Why You Need a Responsive Design Before Google’s Mobile-First Index Launch

Reading Time: 5 mins

Google announced the mobile-first index is coming back in November 2016. Google is essentially altering the ranking systems to boost rankings of content for users on mobile devices, as it’s much more commonplace for users to search on mobile devices than before. This is a key development for anyone concerned about their SEO efforts.

However, more recently, Google has warned that anyone looking to move m-dot domain websites over to a mobile-friendly, responsive website should do so soon, before the mobile-first index goes live.

What is Mobile-First Indexing?

As it stands, Google’s index is desktop-first. This means Google is not indexing your m-dot part of the site, but are annotating the m-dot URLs.

Google is looking to change how all of this works. As it looks at the desktop version of sites, and evaluates the relevance to the user on this, it is looking to basis this on mobile instead.

The Googlebot crawling the site has a desktop user agent, and it does have a mobile version to look for mobile-friendly signals that helps your ranking. However, this doesn’t create a new index.

Why Adopt a Responsive Design Now?

With the rise of mobile device searching, Google is looking to provide better experiences for mobile users. And this is why mobile-first indexing is coming to fruition. A better experience means happier Google customers, and if they find your site, they will be happier with the experience on your site.

When you go responsive and migrate m-dot domains to the main www, Google does not actively have to index anything more as it is updating mobile annotations which says the main site is mobile-friendly, thanks to the responsive design.

However, if you were to wait until after the mobile-friendly index is in action, the m-dot URL and all of the content that comes with it will be fully indexed, which isn’t great going forwards if you’re planning to upgrade to a mobile-responsive design regardless.

What’s the difference with Responsive Designs vs M-Dot Websites?

When mobile devices became a big thing, many websites adopted a separate m-dot website for mobile devices. Having two separate websites was fine, and gave a good experience on both platforms. And as Google currently crawls desktops, it wouldn’t miss any vital content.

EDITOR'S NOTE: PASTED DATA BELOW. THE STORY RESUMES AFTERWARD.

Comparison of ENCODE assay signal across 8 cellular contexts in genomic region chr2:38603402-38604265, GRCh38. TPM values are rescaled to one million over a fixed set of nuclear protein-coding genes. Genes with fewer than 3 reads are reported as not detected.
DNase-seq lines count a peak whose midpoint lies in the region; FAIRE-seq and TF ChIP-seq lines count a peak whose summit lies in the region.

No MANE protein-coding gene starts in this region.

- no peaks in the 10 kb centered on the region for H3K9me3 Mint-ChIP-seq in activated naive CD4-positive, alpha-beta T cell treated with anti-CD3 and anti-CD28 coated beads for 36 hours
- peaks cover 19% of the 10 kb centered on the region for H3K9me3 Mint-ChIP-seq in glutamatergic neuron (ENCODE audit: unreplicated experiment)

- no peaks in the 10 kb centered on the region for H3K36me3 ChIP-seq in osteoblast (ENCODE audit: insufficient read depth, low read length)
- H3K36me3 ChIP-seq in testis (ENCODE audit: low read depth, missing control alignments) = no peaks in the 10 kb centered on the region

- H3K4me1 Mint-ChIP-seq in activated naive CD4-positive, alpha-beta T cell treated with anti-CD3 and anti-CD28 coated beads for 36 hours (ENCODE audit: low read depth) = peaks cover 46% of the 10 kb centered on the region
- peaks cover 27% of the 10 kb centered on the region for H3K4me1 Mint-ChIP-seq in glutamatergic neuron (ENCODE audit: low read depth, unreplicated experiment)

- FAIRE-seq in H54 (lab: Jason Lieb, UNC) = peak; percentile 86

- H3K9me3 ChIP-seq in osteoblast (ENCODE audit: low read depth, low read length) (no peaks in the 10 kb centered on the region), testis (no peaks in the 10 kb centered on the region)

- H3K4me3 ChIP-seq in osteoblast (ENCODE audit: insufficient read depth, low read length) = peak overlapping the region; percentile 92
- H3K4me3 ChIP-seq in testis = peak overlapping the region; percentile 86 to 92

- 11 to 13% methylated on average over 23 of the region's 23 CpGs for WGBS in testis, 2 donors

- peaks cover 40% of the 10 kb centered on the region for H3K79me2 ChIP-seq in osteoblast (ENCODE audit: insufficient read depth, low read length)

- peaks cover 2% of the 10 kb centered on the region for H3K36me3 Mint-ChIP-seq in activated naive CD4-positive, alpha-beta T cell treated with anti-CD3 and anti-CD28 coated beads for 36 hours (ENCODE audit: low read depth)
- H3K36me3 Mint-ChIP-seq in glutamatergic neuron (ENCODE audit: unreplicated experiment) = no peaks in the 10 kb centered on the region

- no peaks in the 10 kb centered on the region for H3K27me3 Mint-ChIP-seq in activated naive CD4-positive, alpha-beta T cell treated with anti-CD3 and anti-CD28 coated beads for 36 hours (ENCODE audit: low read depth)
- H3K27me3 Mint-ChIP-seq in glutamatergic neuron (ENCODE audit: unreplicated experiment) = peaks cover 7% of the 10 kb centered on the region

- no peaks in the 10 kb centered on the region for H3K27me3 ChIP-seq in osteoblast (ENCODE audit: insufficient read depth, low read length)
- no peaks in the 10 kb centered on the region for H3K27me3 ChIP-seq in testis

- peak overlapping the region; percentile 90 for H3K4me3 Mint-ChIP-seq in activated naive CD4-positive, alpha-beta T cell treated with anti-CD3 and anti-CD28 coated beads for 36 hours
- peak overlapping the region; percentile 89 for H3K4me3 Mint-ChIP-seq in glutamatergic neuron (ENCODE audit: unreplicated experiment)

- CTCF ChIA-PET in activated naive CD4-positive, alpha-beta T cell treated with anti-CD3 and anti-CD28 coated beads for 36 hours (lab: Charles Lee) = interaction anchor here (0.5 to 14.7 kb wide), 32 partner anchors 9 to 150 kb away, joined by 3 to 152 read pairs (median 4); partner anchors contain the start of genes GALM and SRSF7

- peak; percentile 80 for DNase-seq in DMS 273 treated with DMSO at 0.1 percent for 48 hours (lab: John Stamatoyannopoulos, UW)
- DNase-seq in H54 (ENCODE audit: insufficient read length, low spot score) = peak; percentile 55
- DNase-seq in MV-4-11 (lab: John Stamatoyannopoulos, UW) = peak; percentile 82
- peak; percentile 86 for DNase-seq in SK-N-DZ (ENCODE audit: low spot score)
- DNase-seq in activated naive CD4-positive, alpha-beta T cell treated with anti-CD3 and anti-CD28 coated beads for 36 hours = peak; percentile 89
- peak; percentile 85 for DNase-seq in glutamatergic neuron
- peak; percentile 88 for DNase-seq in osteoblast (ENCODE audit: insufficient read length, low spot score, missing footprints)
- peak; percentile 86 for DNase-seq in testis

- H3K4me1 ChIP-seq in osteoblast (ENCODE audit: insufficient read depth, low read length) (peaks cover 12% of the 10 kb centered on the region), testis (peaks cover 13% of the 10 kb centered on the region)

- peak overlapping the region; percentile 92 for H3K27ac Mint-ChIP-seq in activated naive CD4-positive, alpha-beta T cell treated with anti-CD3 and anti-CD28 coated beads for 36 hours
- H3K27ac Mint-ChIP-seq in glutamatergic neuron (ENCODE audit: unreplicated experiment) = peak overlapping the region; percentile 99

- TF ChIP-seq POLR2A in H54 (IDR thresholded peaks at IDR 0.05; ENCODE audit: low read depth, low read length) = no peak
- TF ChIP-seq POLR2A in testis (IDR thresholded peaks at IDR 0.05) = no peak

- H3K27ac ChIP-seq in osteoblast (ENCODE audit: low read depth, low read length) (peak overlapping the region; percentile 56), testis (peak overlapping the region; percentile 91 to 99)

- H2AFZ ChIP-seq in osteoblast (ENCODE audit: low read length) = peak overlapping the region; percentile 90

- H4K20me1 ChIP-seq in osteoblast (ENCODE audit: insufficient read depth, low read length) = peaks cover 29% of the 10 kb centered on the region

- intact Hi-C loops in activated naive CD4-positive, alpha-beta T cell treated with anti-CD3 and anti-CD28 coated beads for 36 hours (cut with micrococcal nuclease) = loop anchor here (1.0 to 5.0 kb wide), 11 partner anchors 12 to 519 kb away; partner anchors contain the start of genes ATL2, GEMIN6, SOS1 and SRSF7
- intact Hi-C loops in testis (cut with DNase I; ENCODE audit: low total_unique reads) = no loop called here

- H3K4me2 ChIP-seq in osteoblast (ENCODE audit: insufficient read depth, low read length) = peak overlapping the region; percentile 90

However nowadays m-dot domains are seen as fairly old-fashioned, and responsive design is the way forward. There’s still a time and a place for m-dot, but largely responsive designs are the norm. This is where the design of your website scales down to fit on a mobile device, meaning the same website and design fits all devices perfectly.

Websites should be able to display the same content on mobile devices as on a desktop device. M-dot websites are often stripped back in order to display less information on a mobile device, due to the smaller screen. Responsive websites however, display the same information across any device. It’s simply the layout and the design that changes based on what device or screen size the user is viewing it on.

The mobile-first index is likely to be coming in 2018, and will most likely roll out in batches, on a site-by-site basis.

Google’s previous recommendations were as follows:

  • If you have a responsive site or a dynamic serving site where the primary content and markup is equivalent across mobile and desktop, you shouldn’t have to change anything.
  • If you have a site configuration where the primary content and markup is different across mobile and desktop, you should consider making some changes to your site.
  • If you are a site owner who has only verified their desktop site in Search Console, please add and verify your mobile version.
  • If you only have a desktop site, we’ll continue to index your desktop site just fine, even if we’re using a mobile user agent to view your site.
  • If you are building a mobile version of your site, keep in mind that a functional desktop-oriented site can be better than a broken or incomplete mobile version of the site. It’s better for you to build up your mobile site and launch it when ready.

To read more on the mobile-first index roll out, check out our previous blog post found here.